What is a mammogram? How can you best prepare for this type of screening?

A mammogram is a low-dose X-ray of the breast, which allows doctors to visualize abnormalities in the breast tissue. The purpose of a screening mammogram is to detect small breast tumors earlier than they might be felt as a lump. The mammogram machine is a bit intimidating. A technician will help you position your breasts (one at a time) on a chest-high plastic plate. Then a top plate will be lowered to compress the breast fairly firmly. You have to hold your breath for a few moments while the X-ray is taken and then the plate is released.

Some women feel discomfort; others describe pain. To prepare for this type of screening, try not to schedule your appointment the week before or during your period, when your breasts may be more sensitive. Ask your doctor if it’s okay to take a Tylenol ahead of time. Also, don’t wear deodorant as this can interfere with the X-ray image.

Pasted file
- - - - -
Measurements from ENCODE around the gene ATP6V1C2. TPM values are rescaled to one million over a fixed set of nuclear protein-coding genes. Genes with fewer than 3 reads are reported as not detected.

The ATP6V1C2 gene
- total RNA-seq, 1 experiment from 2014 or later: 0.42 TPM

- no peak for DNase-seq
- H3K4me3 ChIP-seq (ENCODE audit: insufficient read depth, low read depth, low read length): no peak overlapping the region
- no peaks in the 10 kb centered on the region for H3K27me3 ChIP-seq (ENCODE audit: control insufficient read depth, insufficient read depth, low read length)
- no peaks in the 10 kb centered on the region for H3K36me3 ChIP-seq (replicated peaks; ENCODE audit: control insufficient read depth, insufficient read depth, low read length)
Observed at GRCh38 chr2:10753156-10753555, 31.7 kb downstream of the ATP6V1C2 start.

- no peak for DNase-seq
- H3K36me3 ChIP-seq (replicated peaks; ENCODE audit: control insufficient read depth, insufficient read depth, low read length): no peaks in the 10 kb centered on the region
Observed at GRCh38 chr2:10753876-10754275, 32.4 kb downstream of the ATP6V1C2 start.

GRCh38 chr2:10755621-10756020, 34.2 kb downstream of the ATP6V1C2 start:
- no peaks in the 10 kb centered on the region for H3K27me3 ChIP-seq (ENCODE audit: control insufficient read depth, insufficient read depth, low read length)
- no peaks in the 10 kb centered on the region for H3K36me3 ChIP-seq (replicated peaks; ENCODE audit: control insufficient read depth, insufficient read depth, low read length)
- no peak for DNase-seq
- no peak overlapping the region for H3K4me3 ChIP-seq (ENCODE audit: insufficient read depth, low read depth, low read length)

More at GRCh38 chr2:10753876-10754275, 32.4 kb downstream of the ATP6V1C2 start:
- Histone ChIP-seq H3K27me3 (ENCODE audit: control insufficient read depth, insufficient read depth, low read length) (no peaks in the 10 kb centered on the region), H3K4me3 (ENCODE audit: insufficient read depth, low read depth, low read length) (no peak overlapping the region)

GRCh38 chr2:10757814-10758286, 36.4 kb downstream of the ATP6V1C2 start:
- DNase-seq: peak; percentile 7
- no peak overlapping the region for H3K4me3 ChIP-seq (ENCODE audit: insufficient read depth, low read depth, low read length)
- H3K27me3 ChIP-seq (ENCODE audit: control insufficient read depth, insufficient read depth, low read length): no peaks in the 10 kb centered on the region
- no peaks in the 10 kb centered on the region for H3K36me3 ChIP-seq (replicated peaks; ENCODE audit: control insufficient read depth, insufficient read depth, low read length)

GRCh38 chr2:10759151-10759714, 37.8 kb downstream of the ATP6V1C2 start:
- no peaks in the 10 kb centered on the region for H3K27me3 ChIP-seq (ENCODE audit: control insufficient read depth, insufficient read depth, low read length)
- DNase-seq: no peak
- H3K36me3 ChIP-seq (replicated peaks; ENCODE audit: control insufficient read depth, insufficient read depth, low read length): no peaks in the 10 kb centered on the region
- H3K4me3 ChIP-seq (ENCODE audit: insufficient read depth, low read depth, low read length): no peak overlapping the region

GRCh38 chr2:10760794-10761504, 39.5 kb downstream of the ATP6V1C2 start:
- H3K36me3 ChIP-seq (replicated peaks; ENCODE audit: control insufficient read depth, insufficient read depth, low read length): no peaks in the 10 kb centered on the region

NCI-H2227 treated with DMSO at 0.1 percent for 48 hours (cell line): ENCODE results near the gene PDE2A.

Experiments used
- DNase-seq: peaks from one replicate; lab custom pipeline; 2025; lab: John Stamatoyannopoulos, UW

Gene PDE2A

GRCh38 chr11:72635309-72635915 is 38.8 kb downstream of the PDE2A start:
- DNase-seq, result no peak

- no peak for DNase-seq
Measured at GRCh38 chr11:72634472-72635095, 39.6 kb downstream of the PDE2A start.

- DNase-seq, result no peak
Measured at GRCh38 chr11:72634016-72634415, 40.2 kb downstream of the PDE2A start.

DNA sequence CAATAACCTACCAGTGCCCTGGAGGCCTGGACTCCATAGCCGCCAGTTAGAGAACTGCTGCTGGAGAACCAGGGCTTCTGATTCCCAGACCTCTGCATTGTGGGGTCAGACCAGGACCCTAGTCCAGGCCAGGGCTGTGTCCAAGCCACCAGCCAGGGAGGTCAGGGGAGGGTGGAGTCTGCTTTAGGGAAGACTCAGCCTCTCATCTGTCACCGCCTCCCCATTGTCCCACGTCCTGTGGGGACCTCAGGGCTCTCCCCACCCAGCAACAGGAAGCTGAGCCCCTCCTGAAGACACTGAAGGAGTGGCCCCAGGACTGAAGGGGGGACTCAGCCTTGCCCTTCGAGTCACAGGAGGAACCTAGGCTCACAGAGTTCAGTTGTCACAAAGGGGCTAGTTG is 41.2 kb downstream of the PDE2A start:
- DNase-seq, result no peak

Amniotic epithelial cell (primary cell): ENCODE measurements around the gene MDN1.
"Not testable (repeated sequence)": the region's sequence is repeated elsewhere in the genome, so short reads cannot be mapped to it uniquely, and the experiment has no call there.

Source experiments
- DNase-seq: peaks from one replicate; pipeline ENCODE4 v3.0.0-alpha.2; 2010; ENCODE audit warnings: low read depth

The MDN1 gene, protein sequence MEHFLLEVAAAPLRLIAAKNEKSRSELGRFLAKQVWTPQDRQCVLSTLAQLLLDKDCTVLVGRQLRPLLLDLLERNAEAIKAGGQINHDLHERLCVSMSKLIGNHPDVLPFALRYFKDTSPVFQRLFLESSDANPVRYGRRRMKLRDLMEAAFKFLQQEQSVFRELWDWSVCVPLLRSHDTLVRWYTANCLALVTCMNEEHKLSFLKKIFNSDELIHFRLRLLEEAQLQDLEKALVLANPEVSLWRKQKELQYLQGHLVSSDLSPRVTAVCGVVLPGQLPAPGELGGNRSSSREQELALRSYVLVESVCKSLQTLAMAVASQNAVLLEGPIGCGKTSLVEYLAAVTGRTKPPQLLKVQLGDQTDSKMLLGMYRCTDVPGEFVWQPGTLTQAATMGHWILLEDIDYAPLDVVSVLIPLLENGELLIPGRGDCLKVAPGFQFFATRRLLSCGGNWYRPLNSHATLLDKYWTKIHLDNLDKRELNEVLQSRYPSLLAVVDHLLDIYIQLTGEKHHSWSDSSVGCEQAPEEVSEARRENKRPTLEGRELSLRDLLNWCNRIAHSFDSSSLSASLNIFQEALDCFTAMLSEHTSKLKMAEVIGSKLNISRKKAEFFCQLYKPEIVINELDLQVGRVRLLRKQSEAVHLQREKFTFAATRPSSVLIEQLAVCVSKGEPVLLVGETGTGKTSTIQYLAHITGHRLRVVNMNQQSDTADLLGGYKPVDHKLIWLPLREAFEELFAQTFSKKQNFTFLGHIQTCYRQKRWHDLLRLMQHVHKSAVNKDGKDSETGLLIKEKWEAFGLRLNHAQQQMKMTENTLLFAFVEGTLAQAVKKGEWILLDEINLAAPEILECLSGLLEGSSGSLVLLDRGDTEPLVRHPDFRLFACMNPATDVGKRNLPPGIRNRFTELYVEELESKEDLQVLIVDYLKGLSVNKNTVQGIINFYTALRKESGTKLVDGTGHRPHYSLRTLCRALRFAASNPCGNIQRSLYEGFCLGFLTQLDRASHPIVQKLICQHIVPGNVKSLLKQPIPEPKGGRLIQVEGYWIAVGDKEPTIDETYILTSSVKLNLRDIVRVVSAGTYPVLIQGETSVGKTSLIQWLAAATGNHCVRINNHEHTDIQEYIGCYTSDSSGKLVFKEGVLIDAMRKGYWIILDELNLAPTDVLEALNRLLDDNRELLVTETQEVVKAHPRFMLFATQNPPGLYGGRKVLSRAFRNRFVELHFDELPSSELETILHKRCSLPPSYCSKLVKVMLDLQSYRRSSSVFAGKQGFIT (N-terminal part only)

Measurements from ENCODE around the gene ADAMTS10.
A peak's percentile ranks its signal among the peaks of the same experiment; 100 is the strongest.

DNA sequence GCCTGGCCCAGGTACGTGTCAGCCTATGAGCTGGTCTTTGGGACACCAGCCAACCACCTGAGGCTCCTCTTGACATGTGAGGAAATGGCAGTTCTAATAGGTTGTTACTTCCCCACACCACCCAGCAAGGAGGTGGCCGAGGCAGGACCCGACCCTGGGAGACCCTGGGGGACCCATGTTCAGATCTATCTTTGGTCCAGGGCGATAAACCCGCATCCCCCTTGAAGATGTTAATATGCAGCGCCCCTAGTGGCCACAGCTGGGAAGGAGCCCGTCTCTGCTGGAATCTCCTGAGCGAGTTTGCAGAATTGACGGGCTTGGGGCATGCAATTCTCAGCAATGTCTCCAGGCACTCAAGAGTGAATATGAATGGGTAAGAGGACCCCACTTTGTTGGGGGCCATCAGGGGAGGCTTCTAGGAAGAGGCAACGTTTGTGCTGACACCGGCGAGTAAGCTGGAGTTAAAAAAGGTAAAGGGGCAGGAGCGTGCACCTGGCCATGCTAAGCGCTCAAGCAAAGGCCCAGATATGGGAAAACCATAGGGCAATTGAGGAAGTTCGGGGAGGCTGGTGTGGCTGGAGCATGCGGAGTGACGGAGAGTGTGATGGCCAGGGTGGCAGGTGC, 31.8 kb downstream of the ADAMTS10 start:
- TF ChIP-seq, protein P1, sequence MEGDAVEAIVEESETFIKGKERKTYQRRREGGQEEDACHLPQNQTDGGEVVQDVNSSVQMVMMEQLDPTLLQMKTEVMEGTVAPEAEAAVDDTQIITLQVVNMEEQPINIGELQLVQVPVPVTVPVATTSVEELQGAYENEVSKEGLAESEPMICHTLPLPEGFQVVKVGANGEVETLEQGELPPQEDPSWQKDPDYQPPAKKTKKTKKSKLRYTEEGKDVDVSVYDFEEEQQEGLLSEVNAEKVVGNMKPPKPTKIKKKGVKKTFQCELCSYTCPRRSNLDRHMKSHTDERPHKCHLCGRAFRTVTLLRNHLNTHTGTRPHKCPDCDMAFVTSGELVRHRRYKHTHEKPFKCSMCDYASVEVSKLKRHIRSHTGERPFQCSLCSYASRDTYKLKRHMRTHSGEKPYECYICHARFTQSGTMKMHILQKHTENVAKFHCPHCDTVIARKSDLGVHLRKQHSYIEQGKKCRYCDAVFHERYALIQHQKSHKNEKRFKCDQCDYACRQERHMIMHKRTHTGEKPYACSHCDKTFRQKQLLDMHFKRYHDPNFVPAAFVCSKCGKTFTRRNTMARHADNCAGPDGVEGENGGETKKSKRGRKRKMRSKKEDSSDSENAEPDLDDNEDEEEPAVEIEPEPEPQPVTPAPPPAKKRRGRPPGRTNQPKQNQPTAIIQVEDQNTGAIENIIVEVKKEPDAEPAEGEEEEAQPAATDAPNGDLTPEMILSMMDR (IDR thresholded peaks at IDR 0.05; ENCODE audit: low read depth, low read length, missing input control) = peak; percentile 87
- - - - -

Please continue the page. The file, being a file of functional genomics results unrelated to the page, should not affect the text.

Can physical activity reduce the risk of breast cancer?

Some studies have suggested that women who are more physically active have a lower chance of developing breast cancer. There is also strong evidence that physical activity can greatly improve survival in women diagnosed with breast cancer.

Photo by Peter Boccia on Unsplash.

What are some common breast cancer misconceptions?

Myth #1: Wearing underwire bras or using antiperspirants can cause breast cancer.

There is no scientific evidence to support a link between bras or antiperspirants and breast cancer.

Myth #2: Most breast cancers are due to family history.

In fact, about 85% of breast cancers occur in women who have no family history of breast cancer.

Myth #3: A lump in the breast is likely to be cancer.